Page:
Raccoons look innocent, even cute. Their distinctive black mask-like coloring is not found on any other mammal, so homeowners are sometimes tempted to leave them alone. Although you should never try to trap or kill a raccoon on your own, you should not allow them to roam freely in your yard. Raccoon damage is a serious matter for homeowners as well as business owners, as Critter Control staff members can attest.
Common Types of Raccoon Damage
Raccoons, especially males, often enter human yards or homes because they are hungry. If food sources are scarce, raccoon damage can include foraging in dumpsters and trashcans. In fact, some raccoons have learned to live exclusively on human garbage because it’s the most common food source in their area.
Raccoon feces, urine, and fur can easily contaminate dumpsters, as well as human and pet food supplies left in the open. Like all wild animals, raccoons carry parasites and diseases, including rabies. If provoked, a raccoon will bite a domesticated animal or human. If the raccoon is rabid and transmits the disease, treatment can be long, painful, and sometimes unsuccessful. Do not try to trap or corner raccoons on your property. Make sure all pets have rabies vaccinations.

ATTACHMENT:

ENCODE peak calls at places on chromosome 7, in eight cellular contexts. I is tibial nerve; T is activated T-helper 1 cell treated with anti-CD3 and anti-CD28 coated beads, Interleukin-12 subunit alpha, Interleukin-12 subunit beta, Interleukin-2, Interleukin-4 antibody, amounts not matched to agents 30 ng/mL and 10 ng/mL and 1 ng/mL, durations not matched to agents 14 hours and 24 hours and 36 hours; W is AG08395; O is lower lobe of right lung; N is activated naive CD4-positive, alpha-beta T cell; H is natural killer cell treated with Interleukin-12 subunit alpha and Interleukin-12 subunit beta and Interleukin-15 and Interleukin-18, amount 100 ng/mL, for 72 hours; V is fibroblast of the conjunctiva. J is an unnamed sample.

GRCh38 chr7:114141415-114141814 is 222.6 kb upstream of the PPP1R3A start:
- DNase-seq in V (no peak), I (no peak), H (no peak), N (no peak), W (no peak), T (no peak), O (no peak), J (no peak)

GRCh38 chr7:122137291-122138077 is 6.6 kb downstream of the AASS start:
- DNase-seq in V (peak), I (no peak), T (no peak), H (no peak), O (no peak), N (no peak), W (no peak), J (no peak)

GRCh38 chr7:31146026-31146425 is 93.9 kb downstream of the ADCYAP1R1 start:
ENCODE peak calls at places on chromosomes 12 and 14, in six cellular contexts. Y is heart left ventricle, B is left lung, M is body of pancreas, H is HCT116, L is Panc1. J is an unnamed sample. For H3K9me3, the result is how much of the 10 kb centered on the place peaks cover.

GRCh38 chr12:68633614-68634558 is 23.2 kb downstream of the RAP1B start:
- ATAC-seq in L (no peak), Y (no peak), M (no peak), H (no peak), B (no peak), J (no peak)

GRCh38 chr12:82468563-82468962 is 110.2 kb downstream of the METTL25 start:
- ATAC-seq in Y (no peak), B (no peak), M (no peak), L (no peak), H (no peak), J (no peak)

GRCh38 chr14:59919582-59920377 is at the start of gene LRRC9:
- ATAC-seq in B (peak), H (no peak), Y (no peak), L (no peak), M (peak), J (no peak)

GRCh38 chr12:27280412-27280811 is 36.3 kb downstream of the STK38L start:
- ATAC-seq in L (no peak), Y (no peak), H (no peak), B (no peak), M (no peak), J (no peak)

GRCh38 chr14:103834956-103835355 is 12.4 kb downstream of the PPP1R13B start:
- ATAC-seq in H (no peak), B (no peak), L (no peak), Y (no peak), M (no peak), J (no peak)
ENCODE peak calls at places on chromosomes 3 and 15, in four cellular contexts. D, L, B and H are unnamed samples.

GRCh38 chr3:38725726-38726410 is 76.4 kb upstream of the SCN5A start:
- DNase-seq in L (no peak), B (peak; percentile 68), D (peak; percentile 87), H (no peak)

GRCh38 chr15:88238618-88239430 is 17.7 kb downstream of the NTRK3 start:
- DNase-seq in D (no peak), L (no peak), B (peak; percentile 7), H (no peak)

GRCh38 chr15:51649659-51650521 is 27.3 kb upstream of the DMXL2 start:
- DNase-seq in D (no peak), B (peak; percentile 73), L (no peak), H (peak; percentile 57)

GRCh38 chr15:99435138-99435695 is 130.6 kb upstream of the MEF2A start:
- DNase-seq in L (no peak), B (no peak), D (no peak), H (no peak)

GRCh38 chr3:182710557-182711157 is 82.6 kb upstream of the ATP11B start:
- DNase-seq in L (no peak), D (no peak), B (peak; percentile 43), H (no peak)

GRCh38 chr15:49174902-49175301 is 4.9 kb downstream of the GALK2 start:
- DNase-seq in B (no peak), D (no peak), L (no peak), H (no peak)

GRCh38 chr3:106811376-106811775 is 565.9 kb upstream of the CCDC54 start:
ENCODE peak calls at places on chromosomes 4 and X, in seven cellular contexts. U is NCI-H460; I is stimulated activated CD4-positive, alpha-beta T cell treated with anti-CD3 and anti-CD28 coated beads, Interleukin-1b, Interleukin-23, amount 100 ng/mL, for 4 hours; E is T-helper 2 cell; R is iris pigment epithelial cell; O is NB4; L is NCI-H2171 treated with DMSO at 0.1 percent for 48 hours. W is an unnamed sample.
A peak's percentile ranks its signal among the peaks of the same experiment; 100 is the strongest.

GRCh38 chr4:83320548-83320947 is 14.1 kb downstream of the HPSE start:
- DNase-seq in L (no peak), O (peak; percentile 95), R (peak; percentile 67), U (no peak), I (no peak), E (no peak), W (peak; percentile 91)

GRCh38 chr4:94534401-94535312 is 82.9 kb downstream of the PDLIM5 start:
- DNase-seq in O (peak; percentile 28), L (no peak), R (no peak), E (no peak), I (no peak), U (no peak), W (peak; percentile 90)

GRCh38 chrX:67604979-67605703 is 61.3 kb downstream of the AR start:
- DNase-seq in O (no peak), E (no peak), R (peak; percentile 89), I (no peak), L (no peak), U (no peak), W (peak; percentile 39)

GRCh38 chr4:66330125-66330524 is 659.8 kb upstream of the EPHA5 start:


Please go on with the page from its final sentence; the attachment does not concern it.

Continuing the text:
Pregnant raccoons are more likely to enter the home and cause raccoon damage than a male. Female raccoons will usually seek shelter in chimneys and crawlspaces. Both the mother and her litter can be trapped easily in these areas and die, leaving behind diseased corpses and animal odors. The raccoons may also gnaw on attic insulation, wiring, or chimney caps, leaving your home unsecured and soiled.
Raccoon damage can extend to your yard and garden, as well. Raccoons dig and forage for food, compromising crops, flowers, and the structural integrity of your yard. This can also cause problems for your home’s foundation. If you suspect a raccoon problem, call or contact Critter Control of Ft. Worth for removal and exclusion.